NIH credit union hit by identity theft scheme

The National Institutes of Health Federal Credit Union is investigating with law enforcement the identity theft of some of its 41,000 members. The credit union sent out a notice of the identity theft scheme last week.

The credit union is aware of how the data theft was committed but did not provide details.

'Very few members were affected, but we elected to notify the entire membership so they could get a credit report," said CEO Lindsay Alexander.

The credit union provides a Member Security Response program in the event that a member becomes a victim of identity theft, including:
  • credit monitoring
  • fraud alerts placed on credit bureau files
  • a 3-in-1 credit report covering the three major credit bureaus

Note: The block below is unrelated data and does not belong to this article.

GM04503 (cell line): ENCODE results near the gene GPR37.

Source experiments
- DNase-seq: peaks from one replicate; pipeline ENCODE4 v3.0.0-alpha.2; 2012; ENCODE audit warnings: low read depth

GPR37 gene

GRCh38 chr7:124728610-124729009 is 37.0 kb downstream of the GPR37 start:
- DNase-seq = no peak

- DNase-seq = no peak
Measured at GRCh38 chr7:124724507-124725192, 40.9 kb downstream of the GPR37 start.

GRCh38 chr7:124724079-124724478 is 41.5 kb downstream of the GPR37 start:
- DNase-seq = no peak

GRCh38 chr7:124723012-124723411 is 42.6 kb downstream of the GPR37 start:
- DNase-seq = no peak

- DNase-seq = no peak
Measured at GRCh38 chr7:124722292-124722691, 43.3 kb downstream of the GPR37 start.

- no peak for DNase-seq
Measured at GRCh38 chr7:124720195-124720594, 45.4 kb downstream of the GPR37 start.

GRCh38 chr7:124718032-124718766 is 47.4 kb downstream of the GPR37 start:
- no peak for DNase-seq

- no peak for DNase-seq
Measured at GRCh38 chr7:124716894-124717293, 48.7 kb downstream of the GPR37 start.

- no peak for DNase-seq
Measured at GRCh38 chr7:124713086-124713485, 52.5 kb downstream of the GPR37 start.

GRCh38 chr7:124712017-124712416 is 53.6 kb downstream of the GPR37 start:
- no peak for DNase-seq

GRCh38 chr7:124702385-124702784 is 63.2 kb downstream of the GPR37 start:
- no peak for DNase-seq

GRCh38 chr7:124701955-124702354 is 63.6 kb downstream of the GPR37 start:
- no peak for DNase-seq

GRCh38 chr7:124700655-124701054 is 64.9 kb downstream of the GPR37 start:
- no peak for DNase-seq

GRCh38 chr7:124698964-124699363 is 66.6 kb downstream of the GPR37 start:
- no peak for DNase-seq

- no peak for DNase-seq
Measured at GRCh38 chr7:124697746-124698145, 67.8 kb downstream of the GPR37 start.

• systematic notification to credit bureaus, creditors and collectors and government agencies.

'The NIH Federal Credit Union is continuously striving to ensure that every measure is being taken to protect our members' money and information and is implementing additional measures to ensure that this type of unauthorized access does not occur in the future,' Alexander said in a statement.

The credit union is a not-for-profit financial cooperative based in Rockville, Md., for NIH employees, their family members and contractors as well as for other area organizations.

About the Author

Mary Mosquera is a reporter for Federal Computer Week.

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